In one of the best attended AGMs Shetland has seen in many years, over 150 people packed into Whiteness and Weisdale public hall last night (Tuesday 9 June) to attend the first annual general meeting of campaign group Sustainable Shetland. Membership of which now stands at 592 and growing daily.
Members were told the local petition to Shetland councillors had reached a staggering 3558 validated signatures, over 95% of which came from within Shetland.
Chairman Billy Fox told the meeting “this clearly shows the level of opposition within the islands to this development, something which our councillors and parliamentarians cannot ignore". The petition is now being closed with the intention to present to council before the summer recess.
These numbers were compared to the SIC Blueprint for Education
with just 1286 responses, which the council considered a very good
return rate. The Sustainable Shetland petition, with nearly triple
the response rate, was reached with volunteer effort and a shoestring
Speakers from the floor highlighted the lack of representation from councillors. Some councillors even refusing to make any comment on the project, some to the point of declaring that Shetland councillors should take no part in the planning process but to let those out with Shetland decide our fate. Billy Fox pointed out that councillors “first and foremost duty was to represent their electorate, a local authority's remit was to provide services and infrastructure within a given budget, not to act as businessmen and developers", and on this they were “failing the people of Shetland”. Vice chair, Kevin Learmonth described it as “a failure of local democracy in Shetland”.
The meeting also heard that some planning committee members were not aware that as statutory consultees, their committee could recommend planning refusal. Other planning members were not aware that the 14 proposed new quarries would not come under normal quarry rules but would just be considered part of the main planning application to the Scottish Governments Energy Consents Unit.
“The level of ignorance from some councillors is simply staggering,” said the chairman.
The campaign is currently consulting legal advisers about the next step in their campaign against the Viking Energy project.
The meeting warmly welcomed the news that both Shetland Bird Club and Shetland Anglers Association, each with around 300 members, have said they would be making formal planning objections to the Viking Energy Wind farm.
Far from being a green project, Sustainable Shetland say the Viking Energy project could actually make global warming worse. Some carbon payback projections show it could take over 48 years to pay back the carbon created by destroying blanket peat, construction and operation. The wind farm is expected to last 25 years.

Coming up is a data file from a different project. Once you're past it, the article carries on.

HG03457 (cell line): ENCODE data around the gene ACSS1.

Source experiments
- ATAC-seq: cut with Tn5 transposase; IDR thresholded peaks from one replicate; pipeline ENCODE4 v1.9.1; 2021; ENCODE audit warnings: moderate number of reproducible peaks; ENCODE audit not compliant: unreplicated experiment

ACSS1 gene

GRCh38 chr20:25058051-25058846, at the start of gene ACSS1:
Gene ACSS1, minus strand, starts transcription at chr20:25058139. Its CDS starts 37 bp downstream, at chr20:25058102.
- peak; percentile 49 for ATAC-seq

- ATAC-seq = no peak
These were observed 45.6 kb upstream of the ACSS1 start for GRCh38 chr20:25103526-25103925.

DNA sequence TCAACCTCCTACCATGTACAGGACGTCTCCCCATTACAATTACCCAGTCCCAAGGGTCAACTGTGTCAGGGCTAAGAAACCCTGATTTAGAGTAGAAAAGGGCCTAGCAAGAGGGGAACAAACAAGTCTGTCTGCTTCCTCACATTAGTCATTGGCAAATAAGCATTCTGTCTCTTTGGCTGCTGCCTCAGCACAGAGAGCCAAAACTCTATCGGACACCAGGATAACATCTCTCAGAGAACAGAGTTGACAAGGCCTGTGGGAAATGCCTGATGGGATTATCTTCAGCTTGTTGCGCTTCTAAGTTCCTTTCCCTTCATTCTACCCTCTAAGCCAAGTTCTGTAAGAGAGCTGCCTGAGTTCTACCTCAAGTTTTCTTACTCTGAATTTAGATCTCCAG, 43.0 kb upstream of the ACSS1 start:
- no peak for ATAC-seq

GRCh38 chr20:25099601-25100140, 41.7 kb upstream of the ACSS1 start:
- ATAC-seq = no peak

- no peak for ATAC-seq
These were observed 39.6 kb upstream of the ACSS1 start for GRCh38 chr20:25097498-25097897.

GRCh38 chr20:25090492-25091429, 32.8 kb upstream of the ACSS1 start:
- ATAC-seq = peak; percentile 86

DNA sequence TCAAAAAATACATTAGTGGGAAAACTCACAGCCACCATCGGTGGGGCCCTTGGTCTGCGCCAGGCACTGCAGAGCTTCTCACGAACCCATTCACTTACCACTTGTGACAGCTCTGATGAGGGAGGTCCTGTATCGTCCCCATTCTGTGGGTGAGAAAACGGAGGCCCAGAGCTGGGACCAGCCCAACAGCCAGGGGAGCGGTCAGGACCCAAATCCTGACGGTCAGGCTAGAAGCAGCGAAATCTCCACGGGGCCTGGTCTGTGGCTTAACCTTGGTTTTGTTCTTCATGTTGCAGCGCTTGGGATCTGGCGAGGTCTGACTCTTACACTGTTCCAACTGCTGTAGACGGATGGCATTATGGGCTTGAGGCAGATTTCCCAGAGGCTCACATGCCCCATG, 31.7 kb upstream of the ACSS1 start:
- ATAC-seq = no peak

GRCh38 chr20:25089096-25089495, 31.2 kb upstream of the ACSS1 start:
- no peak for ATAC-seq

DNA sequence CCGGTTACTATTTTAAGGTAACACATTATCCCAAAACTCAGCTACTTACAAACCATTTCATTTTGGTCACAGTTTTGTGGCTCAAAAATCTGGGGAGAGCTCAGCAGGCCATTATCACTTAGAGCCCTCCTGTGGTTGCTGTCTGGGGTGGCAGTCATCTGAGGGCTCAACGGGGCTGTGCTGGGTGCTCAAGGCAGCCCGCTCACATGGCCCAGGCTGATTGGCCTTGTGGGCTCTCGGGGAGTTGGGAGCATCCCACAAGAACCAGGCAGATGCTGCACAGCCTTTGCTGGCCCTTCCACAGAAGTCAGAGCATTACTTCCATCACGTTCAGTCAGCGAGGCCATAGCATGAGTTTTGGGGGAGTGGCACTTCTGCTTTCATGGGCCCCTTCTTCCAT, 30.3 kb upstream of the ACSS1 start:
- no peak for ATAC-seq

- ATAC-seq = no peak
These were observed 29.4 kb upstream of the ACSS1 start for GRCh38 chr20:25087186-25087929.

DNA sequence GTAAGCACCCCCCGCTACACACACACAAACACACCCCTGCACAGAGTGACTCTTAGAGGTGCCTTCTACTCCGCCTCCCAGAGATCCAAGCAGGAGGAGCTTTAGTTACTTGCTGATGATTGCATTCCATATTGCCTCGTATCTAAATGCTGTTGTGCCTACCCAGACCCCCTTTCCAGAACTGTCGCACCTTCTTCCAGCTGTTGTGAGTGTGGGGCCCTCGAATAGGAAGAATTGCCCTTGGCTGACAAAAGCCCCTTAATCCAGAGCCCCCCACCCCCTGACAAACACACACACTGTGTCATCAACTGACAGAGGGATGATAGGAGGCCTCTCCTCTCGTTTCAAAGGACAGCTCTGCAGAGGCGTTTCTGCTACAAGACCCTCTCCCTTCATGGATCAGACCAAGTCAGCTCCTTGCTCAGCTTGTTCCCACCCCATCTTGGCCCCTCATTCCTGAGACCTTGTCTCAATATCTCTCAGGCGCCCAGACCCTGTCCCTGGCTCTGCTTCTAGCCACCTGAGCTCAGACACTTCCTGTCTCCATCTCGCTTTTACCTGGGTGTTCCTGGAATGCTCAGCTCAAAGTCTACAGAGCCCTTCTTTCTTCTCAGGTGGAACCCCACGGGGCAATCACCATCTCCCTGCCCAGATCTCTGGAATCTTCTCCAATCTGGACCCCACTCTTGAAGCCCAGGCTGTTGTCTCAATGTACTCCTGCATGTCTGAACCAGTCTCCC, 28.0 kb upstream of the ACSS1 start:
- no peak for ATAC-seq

The meeting heard from Mr Fox who said “it is unlikely that Shetland can afford the huge sums needed for this project, if planning consent is granted it would be highly likely the only option for the Shetland Charitable Trust would be to sell off all or part of their share, significantly reducing or removing the community element".
Sustainable Shetland believes that If Shetland was to invest in the project, £360m from Charitable Trust funds of just £150m; the high-risk project endangers all the community funds on a single project. They also say that community money going into Viking Energy would result in less to spend annually on care homes, leisure, education, culture, recreation and other Charitable Trust funded projects. Regardless of any future loss or gain, if Viking Energy proceeded with community money, Shetland would be facing 5 very grim years as money and resources were diverted into Viking Energy activities.
In closing the meeting was reminded that it was vital for everyone opposed to the Viking Energy project to make a formal planning objection by 28 July, either by letter, email or on-line at www.sustainableshetland.org.
Notes for editors:
Sustainable Shetland is a community campaign supporting sustainability and opposing the Viking Energy wind farm project. Founded in February 2008, Sustainable Shetland currently has 592 paid up members. We believe that the damage caused by building the wind farm on the proposed site will actually contribute to global warming. We support renewable energy projects which are fit for scale and fit for purpose. We believe that the project is acting against the wishes of the Shetland community, and puts community money at unacceptable risk.
Viking Energy Wind Farm is a joint project between Viking Energy
Ltd and SSE Viking Limited to build a c. £800m, 550 MW, 50 turbine
wind farm in Central mainland Shetland. If built it would be the largest
wind farm in Europe.
Shetland Charitable Trust own 90% of shares in Viking Energy Ltd. The remaining 10% are owned by 4 private individuals, one of whom is a Viking Energy Ltd project officer employed by Shetland Islands Council / Shetland Charitable Trust.
Press release ends
Sustainable Shetland is a campaign group formed in March 2008 in response to a proposal for a large scale wind farm in Shetland. We believe these large industrial projects are damaging to our environment. We believe that the Viking Energy wind farm endangers Shetland Community Funds, project costs are underestimated and project income grossly over stated.
We believe that the Viking Energy proposals are everything we do not need in Shetland: they are financially risky and potentially damaging to the Shetland environment.
We want to see sustainable renewable energy projects in Shetland which are fit for scale and fit for purpose, and provide real community benefit.
We are not an "anti windfarm" campaign. However we are strongly opposed to the Viking wind farm proposal. Other projects will be considered on their own merits.